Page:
Tuesday, 28 February 2017
Mark sent me these pictures of a cot he has recently completed. It's well designed and attractive with a very useful drawer. It was made entirely by hand in an 8' x 6' workshop (garden shed) which is amazing. You can see more of the project on Mark's Blog
Friday, 24 February 2017
These items from the famous Matthew Burt are currently active on E Bay. The last auction I saw his furniture in, fetched some very healthy prices. The oak garden table and benches looks to me like the best buy, a days work with a random orbit sander followed by a few coats of hard wax oil and you've have a superb garden set for £1,000. This would be a good future investment and certainly a lot less than the £12,000 they cost 15 years ago. You can see the listing here
The same person also has this hall table and mirror, advertised in ash, but looks like sycamore to me.
This is definitely a marmite piece, but it would certainly make a splash in your hallway!
The last one is a totally bespoke piece which is going to be much harder to sell, even though it cost more than £12,000 in 2009. This piece reminds me why I don't like making bespoke furniture. If the shelves could somehow be detached it would be a nice cabinet. Here's the link
Thursday, 23 February 2017
Here is a nice whiskey cabinet from Dale in Spain made from Mahogany. It was the first time he had used one of my dovetail guides and he is understandably pleased with the results. That looks like a two bottle cabinet with enough room for four glasses, very sociable!
Daniel from Ireland sent these pictures of boxes he made to house his tools. The first one is for his dovetailing equipment and the second is for his nice saws.
That reminds me I must sort out the storage for all my Japanese saws, since moving work shop and loosing wall space they are all laying together in a drawer, not good.
Tuesday, 21 February 2017
A friend of mine sent me some pictures of some great looking knives that he purchased from a guy called Matt Cook. They are razor sharp and were very reasonably priced for a hand made tool.
If you are interested Matt can be contacted via Instagram
Saturday, 18 February 2017
Handworks 2017 is only three months away, May 19th - 20th at Amana Colonies, near Cedar Rapids Iowa. It is the best hand tool woodworking show in the USA and not one to be missed, especially as it's been 2 years since the last one. Better still it's absolutely free.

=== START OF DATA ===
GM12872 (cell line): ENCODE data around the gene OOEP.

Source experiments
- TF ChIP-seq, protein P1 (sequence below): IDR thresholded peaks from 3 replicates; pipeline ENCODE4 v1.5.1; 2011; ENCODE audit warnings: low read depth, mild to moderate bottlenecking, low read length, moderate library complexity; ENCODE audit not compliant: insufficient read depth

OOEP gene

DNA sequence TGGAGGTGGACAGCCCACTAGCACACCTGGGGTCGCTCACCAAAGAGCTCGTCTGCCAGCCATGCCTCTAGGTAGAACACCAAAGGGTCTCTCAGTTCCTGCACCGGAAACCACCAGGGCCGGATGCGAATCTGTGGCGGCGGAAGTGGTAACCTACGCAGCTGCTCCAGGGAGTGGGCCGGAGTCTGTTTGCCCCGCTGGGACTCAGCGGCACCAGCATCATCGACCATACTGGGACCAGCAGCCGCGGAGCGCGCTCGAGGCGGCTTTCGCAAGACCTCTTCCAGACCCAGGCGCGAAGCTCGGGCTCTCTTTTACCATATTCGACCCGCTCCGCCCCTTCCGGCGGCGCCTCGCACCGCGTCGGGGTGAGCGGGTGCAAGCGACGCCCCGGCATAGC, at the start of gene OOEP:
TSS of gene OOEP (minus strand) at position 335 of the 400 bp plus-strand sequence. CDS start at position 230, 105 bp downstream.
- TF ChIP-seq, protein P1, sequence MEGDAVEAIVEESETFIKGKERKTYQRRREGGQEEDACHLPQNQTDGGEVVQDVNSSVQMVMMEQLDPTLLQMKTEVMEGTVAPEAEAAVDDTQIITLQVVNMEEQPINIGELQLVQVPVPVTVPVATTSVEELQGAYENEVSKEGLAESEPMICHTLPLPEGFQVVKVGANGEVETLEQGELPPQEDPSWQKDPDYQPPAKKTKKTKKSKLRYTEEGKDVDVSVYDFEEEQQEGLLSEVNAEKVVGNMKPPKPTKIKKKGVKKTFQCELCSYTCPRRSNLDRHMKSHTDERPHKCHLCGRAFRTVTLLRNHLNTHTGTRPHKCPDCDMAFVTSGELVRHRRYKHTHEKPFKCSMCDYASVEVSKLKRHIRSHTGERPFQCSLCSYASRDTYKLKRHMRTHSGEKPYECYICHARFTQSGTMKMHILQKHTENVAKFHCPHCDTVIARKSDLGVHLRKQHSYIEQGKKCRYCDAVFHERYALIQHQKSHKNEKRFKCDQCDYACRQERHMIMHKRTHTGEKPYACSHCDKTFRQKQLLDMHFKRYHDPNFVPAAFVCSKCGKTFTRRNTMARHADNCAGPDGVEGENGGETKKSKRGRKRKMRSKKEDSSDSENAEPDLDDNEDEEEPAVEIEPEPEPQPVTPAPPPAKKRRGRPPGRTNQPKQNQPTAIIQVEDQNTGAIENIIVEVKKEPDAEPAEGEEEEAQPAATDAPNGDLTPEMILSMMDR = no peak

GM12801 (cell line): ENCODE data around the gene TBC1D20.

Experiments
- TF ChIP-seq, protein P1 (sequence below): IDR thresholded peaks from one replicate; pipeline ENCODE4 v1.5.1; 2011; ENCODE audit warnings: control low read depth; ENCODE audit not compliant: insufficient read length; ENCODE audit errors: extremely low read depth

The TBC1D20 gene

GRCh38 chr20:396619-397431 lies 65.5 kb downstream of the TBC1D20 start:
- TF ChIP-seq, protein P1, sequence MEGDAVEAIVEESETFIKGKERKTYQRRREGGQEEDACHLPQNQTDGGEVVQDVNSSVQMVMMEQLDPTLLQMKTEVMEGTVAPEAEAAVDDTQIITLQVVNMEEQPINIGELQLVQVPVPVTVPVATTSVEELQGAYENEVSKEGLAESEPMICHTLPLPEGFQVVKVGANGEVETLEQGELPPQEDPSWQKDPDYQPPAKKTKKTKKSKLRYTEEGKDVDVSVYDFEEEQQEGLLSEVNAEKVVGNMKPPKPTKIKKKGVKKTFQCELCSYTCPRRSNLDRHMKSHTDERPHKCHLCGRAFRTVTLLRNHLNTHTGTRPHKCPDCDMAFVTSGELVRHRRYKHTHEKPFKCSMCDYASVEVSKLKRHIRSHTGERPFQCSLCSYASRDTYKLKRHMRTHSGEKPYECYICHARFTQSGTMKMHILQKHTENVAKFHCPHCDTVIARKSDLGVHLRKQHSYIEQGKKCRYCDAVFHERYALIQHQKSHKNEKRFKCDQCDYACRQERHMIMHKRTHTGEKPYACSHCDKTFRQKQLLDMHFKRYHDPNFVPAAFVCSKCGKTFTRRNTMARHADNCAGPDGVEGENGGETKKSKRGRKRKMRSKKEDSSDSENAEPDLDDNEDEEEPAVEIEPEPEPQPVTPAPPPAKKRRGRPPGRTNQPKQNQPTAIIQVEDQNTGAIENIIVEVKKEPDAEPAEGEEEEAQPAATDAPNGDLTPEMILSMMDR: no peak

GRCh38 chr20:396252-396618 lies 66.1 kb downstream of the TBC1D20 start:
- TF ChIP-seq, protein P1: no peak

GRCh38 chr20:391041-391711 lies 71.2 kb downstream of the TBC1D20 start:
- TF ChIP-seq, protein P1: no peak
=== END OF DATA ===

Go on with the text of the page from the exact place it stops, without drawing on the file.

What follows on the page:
The queue in 2015 waiting for the doors to open on the fist day was huge, stretching all the way down the high street.
Roy Underhill will be entertaining the crowds on the Saturday morning and again entry is free, first come first served for the best view. He is a very funny man and a very knowledgeable woodworker.
Due to demand the show has expanded into five different halls with more demonstrators/ makers.
Jameel Abraham and his family have done all the organisation and their wonderful range of Benchcrafted vices will all be there for you to try and buy. https://benchcrafted.com/
The event is more of a gathering of like minded tool makers, than a show. It is a non profit making event with all the participants promoting it via social media. As such it has a very friendly atmosphere with everyone freely sharing their tips, techniques and knowledge. It is also very hands on with lots of tools to try and buy.
Scott Meeks will have a full range of his excellent wooden planes.
Daed Toolworks showed a range of very tempting and beautifully made infill planes.
Konrad Sauer (Sauer and Steiner) will be making the trip down from Canada with his modern interpretation of infill design.
.........and they don't come much sexier than this!
Blum Toolworks will have their unique planes on show.
In addition to the show being free there are numerous excellent door prizes donated by many of the participants, all you have to do is register in advance http://handworks.co/
The Amana Colonies are a great attraction in their own right and well worth a days visit while you're there as well as entertaining other non woodworking members of you family who might want to make the trip.
Oh, and of course I nearly forgot, I'll be there demonstrating my range of dovetail guides, now stocked by Highland Woodworking. I may also have a few of my planes for sale.
Hope to see you there!
Thursday, 16 February 2017